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FEZ Panda and Picaso 4D Systems uVGA


#1

Hi,

I’m working on a simple thermoscan project. I’m using Devantech’s TPA81 thermal array sensor and two servos to scan an area for temperature changes.
Then all the data are sent through serial communication to a Picaso uVGA-II processor that “prints” an image
in any screen that has VGA output creating a “thermal” image.

The Picaso can be accessed through a simple serial TTL port.

Anyway, the first part was easy, using a FEZ Panda and two servos I get all the data through I2C.

The issue I have is with the Picaso. It accepts simple byte commands in two ways: either by sending a Hex
number or a character representing the command you want to use.
For example, by serially sending 0x55 or ‘U’ , you send the Autobaud command.

The problem lies in the code I use, by having C# understand what exactly I want to send.

I have made a small class to have all the commands in one place. I have debbuged The “Send” or “SendChar” function I use, and it seems to send the correct data, but nothing happens.

I have tried any available code I found on the Internet but it seems that the command is sent in the wrong way and also I can’t seem to read anything back ( like an ACK or NAK response sent by Picaso).
Below, you can see a part of the code I am using,

P.S. I also use the Picaso with an Arduino Mega using the same logic in my code and it works perfect!

What is that I make wrong in this code??

Thanks!

using System;
using System.IO;
using System.Text;
using System.IO.Ports;
using Microsoft.SPOT;
using Microsoft.SPOT.Hardware;


namespace VGAClass
{
    public class Picaso
    {
        private static SerialPort UART;
        private byte Screen_res = 0;
        private byte Picaso_ACK = 0x06; //command received-acknowledged-executed
        private byte Picaso_NAK = 0X15; //command not recognized
        
         public Picaso(string Comport, int baudrate)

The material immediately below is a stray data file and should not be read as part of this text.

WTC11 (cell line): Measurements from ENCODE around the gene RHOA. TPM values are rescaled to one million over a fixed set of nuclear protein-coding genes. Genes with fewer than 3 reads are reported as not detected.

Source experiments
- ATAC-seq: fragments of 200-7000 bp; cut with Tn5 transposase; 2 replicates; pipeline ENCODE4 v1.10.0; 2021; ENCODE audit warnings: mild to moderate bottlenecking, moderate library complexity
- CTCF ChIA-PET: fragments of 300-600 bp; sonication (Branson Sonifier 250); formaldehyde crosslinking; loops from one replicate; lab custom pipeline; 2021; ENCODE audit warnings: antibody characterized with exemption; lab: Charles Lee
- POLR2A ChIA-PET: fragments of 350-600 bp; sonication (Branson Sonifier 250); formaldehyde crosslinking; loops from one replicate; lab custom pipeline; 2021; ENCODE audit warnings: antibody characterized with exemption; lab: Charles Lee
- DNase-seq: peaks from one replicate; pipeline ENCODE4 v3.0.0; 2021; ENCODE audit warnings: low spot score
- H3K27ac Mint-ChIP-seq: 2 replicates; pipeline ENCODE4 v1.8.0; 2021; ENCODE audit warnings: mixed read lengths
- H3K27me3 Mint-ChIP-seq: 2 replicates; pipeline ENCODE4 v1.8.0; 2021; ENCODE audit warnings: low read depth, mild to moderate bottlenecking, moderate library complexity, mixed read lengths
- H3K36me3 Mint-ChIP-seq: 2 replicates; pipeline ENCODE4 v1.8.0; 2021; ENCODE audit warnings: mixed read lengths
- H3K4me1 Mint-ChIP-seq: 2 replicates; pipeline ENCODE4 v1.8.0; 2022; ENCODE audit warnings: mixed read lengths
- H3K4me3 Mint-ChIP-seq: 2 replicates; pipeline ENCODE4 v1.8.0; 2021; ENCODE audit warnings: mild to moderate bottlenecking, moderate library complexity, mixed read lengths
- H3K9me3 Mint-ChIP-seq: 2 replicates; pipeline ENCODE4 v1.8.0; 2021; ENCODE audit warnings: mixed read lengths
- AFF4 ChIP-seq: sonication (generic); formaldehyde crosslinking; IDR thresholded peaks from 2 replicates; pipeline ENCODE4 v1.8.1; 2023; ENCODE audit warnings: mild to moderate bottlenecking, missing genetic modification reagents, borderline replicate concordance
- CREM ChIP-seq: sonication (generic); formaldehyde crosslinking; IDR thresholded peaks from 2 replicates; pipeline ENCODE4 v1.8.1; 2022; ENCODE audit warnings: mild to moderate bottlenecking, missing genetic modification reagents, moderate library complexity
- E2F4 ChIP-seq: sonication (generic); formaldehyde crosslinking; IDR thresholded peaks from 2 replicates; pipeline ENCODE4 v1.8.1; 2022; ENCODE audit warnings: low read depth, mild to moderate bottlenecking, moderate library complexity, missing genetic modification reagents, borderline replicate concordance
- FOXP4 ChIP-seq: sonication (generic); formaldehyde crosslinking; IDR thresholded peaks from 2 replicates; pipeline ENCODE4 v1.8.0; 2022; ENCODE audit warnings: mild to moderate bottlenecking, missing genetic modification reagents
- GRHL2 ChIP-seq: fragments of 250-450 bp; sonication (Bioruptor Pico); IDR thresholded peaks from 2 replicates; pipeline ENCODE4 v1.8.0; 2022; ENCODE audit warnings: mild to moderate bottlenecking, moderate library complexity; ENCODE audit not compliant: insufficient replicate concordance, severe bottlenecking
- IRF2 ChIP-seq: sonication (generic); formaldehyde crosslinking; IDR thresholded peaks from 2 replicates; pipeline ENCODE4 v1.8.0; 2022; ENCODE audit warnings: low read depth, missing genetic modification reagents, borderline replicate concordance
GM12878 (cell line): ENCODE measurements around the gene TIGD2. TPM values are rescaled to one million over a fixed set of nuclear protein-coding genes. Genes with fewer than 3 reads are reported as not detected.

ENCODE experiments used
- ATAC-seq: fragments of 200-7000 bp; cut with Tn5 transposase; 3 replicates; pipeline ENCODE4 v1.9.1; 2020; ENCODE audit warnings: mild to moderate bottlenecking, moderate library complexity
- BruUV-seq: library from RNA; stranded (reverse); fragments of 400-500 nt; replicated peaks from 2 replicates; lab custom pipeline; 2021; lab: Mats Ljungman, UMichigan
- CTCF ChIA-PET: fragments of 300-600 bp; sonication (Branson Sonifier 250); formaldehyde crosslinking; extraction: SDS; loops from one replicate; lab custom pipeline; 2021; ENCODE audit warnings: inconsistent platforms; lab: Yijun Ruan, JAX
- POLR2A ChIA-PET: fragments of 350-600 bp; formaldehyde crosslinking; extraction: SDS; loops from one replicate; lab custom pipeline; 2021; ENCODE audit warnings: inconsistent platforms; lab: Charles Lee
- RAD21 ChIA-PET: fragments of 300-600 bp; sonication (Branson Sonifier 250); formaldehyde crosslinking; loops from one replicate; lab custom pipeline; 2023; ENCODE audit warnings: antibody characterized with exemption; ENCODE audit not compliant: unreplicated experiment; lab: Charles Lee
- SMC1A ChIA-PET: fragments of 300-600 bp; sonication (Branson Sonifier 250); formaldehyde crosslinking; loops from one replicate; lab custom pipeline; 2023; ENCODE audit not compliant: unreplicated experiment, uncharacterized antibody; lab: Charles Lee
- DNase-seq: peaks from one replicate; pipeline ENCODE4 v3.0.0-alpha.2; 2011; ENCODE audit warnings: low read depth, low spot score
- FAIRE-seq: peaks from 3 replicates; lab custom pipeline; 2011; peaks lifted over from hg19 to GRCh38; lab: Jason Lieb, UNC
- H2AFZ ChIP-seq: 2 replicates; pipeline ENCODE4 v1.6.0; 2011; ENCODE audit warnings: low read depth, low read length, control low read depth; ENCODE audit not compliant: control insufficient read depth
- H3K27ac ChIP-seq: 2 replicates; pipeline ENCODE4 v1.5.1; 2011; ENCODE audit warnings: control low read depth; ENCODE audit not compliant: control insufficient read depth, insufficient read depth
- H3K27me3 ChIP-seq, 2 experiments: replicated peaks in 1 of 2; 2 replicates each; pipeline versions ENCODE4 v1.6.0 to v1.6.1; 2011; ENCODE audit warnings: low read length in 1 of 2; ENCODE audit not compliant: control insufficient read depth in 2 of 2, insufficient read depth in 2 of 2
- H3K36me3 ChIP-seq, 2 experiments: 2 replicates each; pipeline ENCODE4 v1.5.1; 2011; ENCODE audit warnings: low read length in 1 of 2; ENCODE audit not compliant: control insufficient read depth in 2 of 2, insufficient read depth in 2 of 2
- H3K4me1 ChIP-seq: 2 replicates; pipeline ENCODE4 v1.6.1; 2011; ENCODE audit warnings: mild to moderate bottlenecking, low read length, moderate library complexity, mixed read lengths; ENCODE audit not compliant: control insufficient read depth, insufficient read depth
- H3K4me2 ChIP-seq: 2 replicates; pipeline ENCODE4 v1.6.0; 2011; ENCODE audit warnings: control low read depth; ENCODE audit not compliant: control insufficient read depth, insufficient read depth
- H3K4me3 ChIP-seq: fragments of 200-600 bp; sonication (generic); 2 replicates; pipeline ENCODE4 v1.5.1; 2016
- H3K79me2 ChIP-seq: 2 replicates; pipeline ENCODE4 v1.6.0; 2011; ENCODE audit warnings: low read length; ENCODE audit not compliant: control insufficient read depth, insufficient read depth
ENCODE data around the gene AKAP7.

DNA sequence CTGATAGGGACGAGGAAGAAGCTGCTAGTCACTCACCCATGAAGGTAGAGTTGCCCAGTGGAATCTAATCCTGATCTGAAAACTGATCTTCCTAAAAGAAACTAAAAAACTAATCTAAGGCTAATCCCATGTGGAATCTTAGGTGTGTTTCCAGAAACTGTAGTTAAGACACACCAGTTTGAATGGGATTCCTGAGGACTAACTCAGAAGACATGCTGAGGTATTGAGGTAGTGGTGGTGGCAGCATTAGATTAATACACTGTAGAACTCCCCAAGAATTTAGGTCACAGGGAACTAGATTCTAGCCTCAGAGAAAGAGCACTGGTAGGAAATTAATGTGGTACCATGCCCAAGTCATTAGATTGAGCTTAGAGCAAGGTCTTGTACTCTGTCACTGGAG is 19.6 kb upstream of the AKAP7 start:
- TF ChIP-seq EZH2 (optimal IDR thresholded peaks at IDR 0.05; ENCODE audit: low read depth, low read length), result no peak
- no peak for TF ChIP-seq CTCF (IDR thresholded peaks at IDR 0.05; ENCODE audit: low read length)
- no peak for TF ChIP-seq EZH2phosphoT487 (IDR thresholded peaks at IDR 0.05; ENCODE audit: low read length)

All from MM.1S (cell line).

{
            UART = new SerialPort(Comport, baudrate);
            UART.BaudRate = 9600;                                    //9600 default rate for Picaso intialization
            UART.DataBits = 8;
            UART.Parity = Parity.None;
            UART.ReadTimeout = 0;
            UART.WriteTimeout = 0;
            UART.Handshake = Handshake.None;
            UART.Open();
        }

       

        public void Send(byte data)     //send a command byte
        {
            byte[] buffer = new byte[data];
            UART.Write(buffer, 0, buffer.Length);
        }

        public void SendChar(char data) //send a char-like command
        {

            byte[] buff = new byte[data];
            UART.Write(buff, 0, buff.Length);
        }

#2

You are using the data byte or character to determine the size of the buffer rather then putting the byte or char into a buffer of size 1.

public void Send(byte data)     //send a command byte
 {
     byte[] buffer = new byte[]{data};
     UART.Write(buffer, 0, buffer.Length);
  }
 
public void SendChar(char data) //send a char-like command
{
     byte[] buff = new byte[]{(byte)data};
     UART.Write(buff, 0, buff.Length);
}

#3

so simple, but I was stuck!.

thank you!

Theo


#4

Theodoros,

Your interface to the uVGA controller sounds exciting.

Do you have a feeling for how fast this device is, and how viable it is as a VGA interface for FEZ?

Also, could you please post your driver once it is completed?

Thank you.


#5

The Picaso is fast, really fast!
It has its own graphics processor that does the heavy work, an SD card interface and some available digital IOs to play with and a simple TTL interface…And in the price of $55, it’s a bargain…

But it also depends on the other side too, the microcontroller you use to connect with.

I have used Arduino Mega for the thermoscan project and although the software part was easy, poor Arduino
was having a hard time driving two servos, getting data from TPA81 and send them to Picaso.

FEZ Panda on the other side is an ARM and there is a lot of power to drive this fast enough.

You can use any VGA monitor with Picaso but since I wanted this to be “portable” I purchased this from eBay:

http://www.ebay.com/itm/7-TFT-LED-LCD-Module-A-D-Board-VGA-2AV-Function-/190571437289?pt=BI_Electrical_Equipment_Tools&hash=item2c5ef15ce9

It’s a 7" TFT LCD screen with a VGA connection and works great! I already have it connected to Picaso and
draw some lines and rectangles using Panda.

I believe that the potentials from Panda+Picaso are limitless…

I will post my code in tinyCLR code page soon enough.

Theo


#6

Thank you. I’m really looking forward to seeing the results of your project.